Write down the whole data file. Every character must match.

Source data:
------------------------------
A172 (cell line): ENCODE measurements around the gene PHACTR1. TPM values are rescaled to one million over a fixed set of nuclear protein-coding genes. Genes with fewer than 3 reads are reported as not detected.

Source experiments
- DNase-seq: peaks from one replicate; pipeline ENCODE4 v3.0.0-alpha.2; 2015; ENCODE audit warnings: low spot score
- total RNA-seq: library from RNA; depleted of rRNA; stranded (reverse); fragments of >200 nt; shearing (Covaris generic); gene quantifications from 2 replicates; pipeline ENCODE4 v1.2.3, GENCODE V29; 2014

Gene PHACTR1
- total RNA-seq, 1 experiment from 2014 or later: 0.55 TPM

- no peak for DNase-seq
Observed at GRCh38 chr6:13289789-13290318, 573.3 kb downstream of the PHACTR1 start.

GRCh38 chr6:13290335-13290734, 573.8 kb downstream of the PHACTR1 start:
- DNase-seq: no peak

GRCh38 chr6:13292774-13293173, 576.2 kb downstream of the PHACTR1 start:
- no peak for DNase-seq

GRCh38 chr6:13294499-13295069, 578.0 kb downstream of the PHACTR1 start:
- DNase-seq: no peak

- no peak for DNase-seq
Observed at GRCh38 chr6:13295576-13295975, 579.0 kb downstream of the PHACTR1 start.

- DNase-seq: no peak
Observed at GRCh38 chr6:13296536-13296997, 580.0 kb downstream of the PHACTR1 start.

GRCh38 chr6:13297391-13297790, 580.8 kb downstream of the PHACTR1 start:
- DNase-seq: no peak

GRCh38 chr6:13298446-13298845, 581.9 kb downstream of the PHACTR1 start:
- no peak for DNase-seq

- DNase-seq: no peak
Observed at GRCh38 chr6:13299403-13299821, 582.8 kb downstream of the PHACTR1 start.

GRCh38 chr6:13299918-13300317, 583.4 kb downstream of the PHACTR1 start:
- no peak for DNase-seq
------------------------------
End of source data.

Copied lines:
A172 (cell line): ENCODE measurements around the gene PHACTR1. TPM values are rescaled to one million over a fixed set of nuclear protein-coding genes. Genes with fewer than 3 reads are reported as not detected.

Source experiments
- DNase-seq: peaks from one replicate; pipeline ENCODE4 v3.0.0-alpha.2; 2015; ENCODE audit warnings: low spot score
- total RNA-seq: library from RNA; depleted of rRNA; stranded (reverse); fragments of >200 nt; shearing (Covaris generic); gene quantifications from 2 replicates; pipeline ENCODE4 v1.2.3, GENCODE V29; 2014

Gene PHACTR1
- total RNA-seq, 1 experiment from 2014 or later: 0.55 TPM

- no peak for DNase-seq
Observed at GRCh38 chr6:13289789-13290318, 573.3 kb downstream of the PHACTR1 start.

GRCh38 chr6:13290335-13290734, 573.8 kb downstream of the PHACTR1 start:
- DNase-seq: no peak

GRCh38 chr6:13292774-13293173, 576.2 kb downstream of the PHACTR1 start:
- no peak for DNase-seq

GRCh38 chr6:13294499-13295069, 578.0 kb downstream of the PHACTR1 start:
- DNase-seq: no peak

- no peak for DNase-seq
Observed at GRCh38 chr6:13295576-13295975, 579.0 kb downstream of the PHACTR1 start.

- DNase-seq: no peak
Observed at GRCh38 chr6:13296536-13296997, 580.0 kb downstream of the PHACTR1 start.

GRCh38 chr6:13297391-13297790, 580.8 kb downstream of the PHACTR1 start:
- DNase-seq: no peak

GRCh38 chr6:13298446-13298845, 581.9 kb downstream of the PHACTR1 start:
- no peak for DNase-seq

- DNase-seq: no peak
Observed at GRCh38 chr6:13299403-13299821, 582.8 kb downstream of the PHACTR1 start.

GRCh38 chr6:13299918-13300317, 583.4 kb downstream of the PHACTR1 start:
- no peak for DNase-seq